DNA is more than just a genetic molecule. Its physical structure and predictable behavior also make it a versatile biological building material. Indeed, DNA has been used to create nanoscale robots, patterns, and 3-D structures for various purposes, and it has been incorporated into hydrophilic polymer gels (hydrogels) for a variety of innovative applications, including biosensing, drug delivery, and more. 

But such gels have limited versatility, says Max English, a graduate student in the laboratory of MIT bioengineer Jim Collins. Often, DNA-containing gels are designed with strands that are complementary to the intended DNA activators. This means that “whenever you want to design a material that responds to a different [DNA] cue, you have to redesign the material in its entirety,” English explains. 

SEQUENCE-DIRECTED GEL DEGRADATION: One potential application for DNA-containing hydrogels is to encapsulate cells or particles to be released in response...

To avoid such overhauls, English and colleagues created a system for making  DNA-containing gels that are capable of responding to nearly any DNA cue simply by providing the CRISPR system’s Cas12a nuclease and a guide RNA (gRNA) that matches the desired DNA trigger. The team exploited a feature of Cas12a called collateral cleavage, in which the enzyme, after cutting its target double-stranded (ds) DNA, nonspecifically chops up surrounding single-stranded (ss) DNAs. The hydrogels are thus fabricated with ssDNAs that are cleaved by Cas12a when, and only when, a given gRNA and dsDNA combination is present. 

Using this principle, the team created DNA-containing hydrogels that, in response to a dsDNA cue provided by the researchers, could either release DNA-bound compounds or fully degrade. Such degradation could be used for applications such as liberating encapsulated contents like cells or nanoparticles, initiating flow of a buffer through a microfluidic device, or opening an electrical circuit. These last two examples could potentially be used in diagnostic devices, says Collins, with a change in buffer flow or electrical output signaling the presence of a DNA sequence of interest in a patient sample.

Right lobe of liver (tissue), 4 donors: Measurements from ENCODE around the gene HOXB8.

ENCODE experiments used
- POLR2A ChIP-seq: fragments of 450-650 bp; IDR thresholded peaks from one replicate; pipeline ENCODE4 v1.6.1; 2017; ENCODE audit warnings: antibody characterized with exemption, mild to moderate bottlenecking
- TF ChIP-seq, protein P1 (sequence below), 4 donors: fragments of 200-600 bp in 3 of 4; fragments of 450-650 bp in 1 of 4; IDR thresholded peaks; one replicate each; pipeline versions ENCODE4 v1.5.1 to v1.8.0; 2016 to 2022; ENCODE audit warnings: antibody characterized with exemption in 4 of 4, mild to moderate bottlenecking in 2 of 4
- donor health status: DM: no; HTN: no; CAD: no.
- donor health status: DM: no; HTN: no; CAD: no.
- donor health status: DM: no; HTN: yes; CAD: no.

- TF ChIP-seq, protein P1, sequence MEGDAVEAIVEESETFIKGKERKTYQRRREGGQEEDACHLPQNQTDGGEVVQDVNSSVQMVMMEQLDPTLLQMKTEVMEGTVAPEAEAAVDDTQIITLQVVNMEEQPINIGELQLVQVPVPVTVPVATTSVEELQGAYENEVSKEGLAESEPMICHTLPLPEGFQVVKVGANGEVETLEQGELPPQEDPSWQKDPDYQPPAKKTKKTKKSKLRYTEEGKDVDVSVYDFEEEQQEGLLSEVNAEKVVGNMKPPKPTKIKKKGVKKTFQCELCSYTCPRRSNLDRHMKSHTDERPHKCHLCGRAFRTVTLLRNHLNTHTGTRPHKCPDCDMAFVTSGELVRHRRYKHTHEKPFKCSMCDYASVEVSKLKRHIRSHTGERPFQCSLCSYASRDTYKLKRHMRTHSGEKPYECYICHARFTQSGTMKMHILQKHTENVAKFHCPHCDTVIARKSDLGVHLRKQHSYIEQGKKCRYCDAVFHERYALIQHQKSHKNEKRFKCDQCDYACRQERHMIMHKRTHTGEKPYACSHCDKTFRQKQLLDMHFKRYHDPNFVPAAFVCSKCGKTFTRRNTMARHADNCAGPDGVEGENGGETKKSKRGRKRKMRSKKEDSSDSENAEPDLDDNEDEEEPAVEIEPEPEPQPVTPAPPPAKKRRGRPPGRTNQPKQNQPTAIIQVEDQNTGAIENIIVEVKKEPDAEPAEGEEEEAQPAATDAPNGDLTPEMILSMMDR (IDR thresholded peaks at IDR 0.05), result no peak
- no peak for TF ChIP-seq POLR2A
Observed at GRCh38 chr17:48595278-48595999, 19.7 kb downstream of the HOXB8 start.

“They showed some really novel applications of responsive hydrogels,” says Rebecca Schulman, a chemical and biomolecular engineer at Johns Hopkins University who did not participate in the study, in an email to The Scientist.

“Their approach is totally customizable . . .  [and] is really cleverly designed,” adds bio-engineer Dan Luo of Cornell University who was not involved in the research. “It’s a real integration of molecular biology and materials science.” (Science, 365:780–85, 2019)

Hydrogel ActivationHow it worksSensitivityVersatility
Via complementary strandsA gel that contains cross-linked DNA strands can be dissolved or expanded when a complementary DNA strand binds and either displaces or extends the crosslinks.Low, because each molecule of activating DNA targets just one cross-linked strandLimited. Each gel must be redesigned to match each input DNA.
Via CRISPR-based system
The Cas12a nuclease cuts ssDNAs within hydrogels when given a particular dsDNA cue along with a matching gRNA.
High, because Cas12 cuts multiple ssDNAs within the gel for each dsDNA molecule.
High. Each gel can be specifically activated by nearly any gRNA/dsDNA combination.

Ruth Williams is a freelance journalist based in Connecticut. Email her at ruth@wordsbyruth.com or find her on Twitter @rooph.

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